Wesley McNair Presents 'My Life as a Poet, a Multimedia Memoir' and First Reading from 'Lovers of the Lost: New & Selected Poems'
NEW LONDON, N.H. - Colby-Sawyer College will host renowned New England poet and former faculty member Wesley McNair for a presentation on his life as a poet and the first ever reading from his latest book, Lovers of the Lost: New and Selected Poems.
This Poetry Month event takes place on Monday, April 5, at 7 p.m. in Wheeler Hall at the Ware Campus Center. The event is sponsored by the Cultural Events Committee and the Gibney Fund. Community members are encouraged to attend and admission is free.
Following this event, the Books Sandwiched In Spring 2010 series in April will also celebrate Poetry Month with readings by poets Cynthia Huntington (April 7), Ewa Chrusciel (April 14) and Maxine Kumin. Visit www.colby-sawyer.edu/news/fourpoets.html.
The recipient of numerous awards in poetry, McNair has held grants from the Fulbright and Guggenheim Foundations, two Rockefeller fellowships, and two grants in creative writing from the National Endowment for the Arts. He recently read his poems at the U.S. Library of Congress and was selected for a United States Artists Fellowship as one of America's finest living artists. McNair has served four times on the nominating jury for the Pulitzer Prize in poetry and has published 18 books, including poetry, essays and anthologies.
In his presentation of My Life as a Poet, a Multimedia Memoir, McNair will show slides derived from his archive at Colby College in Maine, using photographs, report cards, early poems, letters from mentors, and drafts from notebooks to illustrate the story of his life as a poet. His themes include his hardscrabble early life in New Hampshire; his long struggle to balance work, family and the writing life; and the support he received from friends and mentors in times of discouragement. His talk will conclude with images from manuscripts that reveal his creative method as a poet. Intended for a general audience, this presentation will particularly inspire those interested in the writing life.
McNair will then read several poems from his latest collection, Lovers of the Lost: New & Selected Poems, including several poems drawn from his life in New Hampshire. Praised by poets Maxine Kumin as a master craftsman, Donald Hall as a true poet, and Philip Levine as one of the great storytellers of contemporary poetry, McNair has selected for this volume a wide range of narratives, lyrics and meditations.
In these poems he recounts the struggles and small triumphs of his own life and the lives of othersmisfits, dreamers, sufferers and lonersseeking insights into New England, America and the more obscure geography of the human heart. McNair's verse, whether about the trauma of family conflict, the perseverance of those around him, or the solace of place, represents a singular achievement, described by the Ruminator Review as one of the most individual and original bodies of work by a poet of his generation.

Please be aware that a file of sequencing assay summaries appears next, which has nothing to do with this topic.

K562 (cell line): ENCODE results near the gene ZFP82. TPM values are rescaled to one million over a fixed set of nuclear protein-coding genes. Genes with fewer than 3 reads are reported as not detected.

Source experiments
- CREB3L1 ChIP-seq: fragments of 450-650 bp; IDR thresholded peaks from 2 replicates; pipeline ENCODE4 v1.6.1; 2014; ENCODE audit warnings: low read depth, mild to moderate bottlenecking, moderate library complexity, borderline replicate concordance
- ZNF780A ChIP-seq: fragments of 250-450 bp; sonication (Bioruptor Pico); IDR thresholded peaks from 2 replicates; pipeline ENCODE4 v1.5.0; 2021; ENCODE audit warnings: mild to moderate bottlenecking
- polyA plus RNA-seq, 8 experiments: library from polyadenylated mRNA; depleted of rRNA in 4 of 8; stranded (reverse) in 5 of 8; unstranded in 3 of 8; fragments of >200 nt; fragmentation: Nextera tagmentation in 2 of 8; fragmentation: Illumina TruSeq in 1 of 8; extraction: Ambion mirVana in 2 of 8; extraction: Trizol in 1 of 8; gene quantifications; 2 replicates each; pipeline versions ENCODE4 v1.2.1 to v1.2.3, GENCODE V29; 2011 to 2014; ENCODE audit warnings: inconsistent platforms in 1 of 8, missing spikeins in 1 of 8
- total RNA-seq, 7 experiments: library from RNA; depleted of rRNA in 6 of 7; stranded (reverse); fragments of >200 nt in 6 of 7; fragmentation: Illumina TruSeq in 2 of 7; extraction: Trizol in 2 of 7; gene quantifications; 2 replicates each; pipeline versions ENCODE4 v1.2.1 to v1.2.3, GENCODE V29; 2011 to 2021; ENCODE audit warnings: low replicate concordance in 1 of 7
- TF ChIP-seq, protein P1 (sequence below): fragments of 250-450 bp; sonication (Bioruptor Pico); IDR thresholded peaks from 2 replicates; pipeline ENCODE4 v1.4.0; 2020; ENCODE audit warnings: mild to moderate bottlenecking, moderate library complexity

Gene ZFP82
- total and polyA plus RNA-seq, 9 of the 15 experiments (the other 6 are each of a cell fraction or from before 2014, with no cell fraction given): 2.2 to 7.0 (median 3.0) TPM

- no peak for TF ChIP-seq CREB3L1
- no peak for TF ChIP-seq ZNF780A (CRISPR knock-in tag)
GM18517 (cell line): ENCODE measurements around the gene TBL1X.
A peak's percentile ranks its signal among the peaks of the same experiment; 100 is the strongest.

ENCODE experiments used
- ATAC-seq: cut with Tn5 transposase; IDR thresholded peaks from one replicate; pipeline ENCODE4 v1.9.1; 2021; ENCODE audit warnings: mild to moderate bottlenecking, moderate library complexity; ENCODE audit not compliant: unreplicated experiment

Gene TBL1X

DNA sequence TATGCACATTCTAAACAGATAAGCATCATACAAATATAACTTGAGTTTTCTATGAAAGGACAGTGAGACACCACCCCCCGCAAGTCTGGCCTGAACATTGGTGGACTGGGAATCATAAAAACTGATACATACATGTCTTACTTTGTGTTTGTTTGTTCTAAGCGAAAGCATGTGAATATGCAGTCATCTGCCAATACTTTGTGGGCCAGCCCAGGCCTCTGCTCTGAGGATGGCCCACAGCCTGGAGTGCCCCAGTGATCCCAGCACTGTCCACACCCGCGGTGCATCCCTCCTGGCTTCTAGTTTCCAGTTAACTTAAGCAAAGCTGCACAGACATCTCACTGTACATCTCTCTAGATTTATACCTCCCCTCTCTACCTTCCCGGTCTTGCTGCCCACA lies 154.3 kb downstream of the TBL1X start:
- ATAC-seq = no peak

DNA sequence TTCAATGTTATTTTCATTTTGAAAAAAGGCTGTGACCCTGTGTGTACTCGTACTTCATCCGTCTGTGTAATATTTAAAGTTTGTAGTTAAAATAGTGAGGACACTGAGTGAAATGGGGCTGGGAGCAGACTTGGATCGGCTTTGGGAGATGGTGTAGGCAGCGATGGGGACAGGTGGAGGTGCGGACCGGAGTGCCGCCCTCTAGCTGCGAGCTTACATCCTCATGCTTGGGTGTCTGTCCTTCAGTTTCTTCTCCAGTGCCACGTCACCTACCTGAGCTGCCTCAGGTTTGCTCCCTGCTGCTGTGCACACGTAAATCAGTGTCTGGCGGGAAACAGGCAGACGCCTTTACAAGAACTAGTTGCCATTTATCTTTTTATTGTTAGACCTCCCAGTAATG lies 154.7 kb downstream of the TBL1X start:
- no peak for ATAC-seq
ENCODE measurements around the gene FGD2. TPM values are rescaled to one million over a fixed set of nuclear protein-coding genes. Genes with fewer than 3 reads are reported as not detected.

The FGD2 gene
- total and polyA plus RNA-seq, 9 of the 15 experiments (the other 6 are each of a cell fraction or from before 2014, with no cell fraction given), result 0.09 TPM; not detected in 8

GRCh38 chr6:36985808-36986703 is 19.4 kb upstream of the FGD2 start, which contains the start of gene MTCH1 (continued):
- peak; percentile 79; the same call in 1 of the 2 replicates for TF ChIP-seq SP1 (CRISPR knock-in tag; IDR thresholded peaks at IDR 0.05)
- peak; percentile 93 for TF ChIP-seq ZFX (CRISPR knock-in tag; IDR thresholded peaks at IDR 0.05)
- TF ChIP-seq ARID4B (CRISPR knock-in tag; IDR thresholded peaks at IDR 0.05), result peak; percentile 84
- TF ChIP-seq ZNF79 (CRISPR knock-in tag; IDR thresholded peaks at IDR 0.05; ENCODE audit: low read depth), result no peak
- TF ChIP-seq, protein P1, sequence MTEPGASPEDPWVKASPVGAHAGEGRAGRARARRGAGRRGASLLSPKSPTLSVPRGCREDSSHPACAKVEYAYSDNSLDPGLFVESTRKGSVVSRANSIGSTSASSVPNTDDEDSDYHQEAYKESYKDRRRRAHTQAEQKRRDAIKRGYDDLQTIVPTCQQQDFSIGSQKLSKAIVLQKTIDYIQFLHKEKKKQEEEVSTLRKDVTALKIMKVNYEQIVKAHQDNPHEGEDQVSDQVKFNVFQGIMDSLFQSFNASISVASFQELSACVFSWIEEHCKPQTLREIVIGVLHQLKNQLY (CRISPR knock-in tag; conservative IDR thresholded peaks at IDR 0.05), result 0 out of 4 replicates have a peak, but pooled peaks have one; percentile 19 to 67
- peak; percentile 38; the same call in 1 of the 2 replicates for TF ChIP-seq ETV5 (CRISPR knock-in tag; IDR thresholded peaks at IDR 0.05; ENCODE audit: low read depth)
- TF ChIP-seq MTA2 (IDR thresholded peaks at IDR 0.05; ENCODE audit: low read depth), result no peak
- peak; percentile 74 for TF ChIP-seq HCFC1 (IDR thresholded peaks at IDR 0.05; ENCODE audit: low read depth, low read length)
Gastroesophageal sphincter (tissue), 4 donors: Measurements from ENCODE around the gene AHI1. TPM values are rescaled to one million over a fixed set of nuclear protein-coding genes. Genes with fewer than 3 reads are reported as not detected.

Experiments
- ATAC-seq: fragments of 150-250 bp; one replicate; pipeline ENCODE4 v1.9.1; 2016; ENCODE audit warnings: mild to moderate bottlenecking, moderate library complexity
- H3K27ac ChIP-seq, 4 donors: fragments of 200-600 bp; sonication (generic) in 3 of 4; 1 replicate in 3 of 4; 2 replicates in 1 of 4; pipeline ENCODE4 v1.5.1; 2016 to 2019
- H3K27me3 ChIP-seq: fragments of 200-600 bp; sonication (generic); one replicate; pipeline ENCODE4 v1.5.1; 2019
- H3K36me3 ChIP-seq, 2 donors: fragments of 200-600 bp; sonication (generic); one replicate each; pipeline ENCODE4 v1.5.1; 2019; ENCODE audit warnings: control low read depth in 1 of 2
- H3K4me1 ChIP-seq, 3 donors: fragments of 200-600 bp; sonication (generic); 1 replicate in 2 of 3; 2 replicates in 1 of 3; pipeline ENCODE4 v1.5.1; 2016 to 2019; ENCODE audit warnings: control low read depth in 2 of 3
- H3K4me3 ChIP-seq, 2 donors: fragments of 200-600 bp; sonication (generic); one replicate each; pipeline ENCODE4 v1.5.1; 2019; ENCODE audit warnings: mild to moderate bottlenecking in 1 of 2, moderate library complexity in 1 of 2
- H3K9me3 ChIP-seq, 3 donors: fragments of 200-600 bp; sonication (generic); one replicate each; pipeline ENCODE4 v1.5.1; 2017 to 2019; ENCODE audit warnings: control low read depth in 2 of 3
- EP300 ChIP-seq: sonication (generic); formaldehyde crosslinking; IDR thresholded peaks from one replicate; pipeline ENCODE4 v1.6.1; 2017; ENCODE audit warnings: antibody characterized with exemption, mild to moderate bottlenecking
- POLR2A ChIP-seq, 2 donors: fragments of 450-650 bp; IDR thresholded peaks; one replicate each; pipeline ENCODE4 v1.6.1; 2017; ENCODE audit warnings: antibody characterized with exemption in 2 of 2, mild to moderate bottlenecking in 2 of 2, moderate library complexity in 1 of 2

For more than 40 years McNair has been writing poems that have drawn praise from reviewers and fellow poets alike. Lovers of the Lost displays some of his best poetry from six previous volumes, incorporating it with a sampling of new work. The selections and new poems gathered here explore personal experiences and the experience of others with curiosity, humor and deep feeling, which ranges from sorrow to joy. They reveal the formal variety that has always been evident in McNair's free verse, as well as his trademark craftsmanship. According to the Minneapolis Star Tribune, McNair's aim as a poet is to be both accessible and complex. Drawn from life, his poems find their truths in the small, often overlooked events of our common existence.
McNair's other collections of verse include Talking in the Dark (1998); Fire (2002); and The Ghosts of You and Me, published in 2006. He is the editor of four anthologies of contemporary Maine writing: The Quotable Moose: A Contemporary Maine Reader; The Maine Poets; Contemporary Maine Fiction (which won the 2006 Independent Publishers Award for the anthology category); and A Place Called Maine.
McNair is currently professor emeritus and writer in residence at the University of Maine at Farmington, where he directed the creative writing program and received the Distinguished Faculty Award and the Libra Professorship. Early in his career, from 1968 to 1987, McNair taught English and writing in the Humanities Department at Colby-Sawyer College. In 2002, Colby-Sawyer presented him with a Honorary Doctor of Humane Letters.
McNair's other honors include a National Endowment for the Humanities fellowship in literature, Devins Award for Poetry, Jane Kenyon Award, Robert Frost Award, Theodore Roethke Prize and the Eunice Tietjens Prize from Poetry magazine, as well as an Emmy Award and the Sarah Josepha Hale Medal. His work has appeared in more than 50 anthologies, on NPR's Weekend Edition and The Writer's Almanac with Garrison Keillor, and in two editions of The Best American Poetry.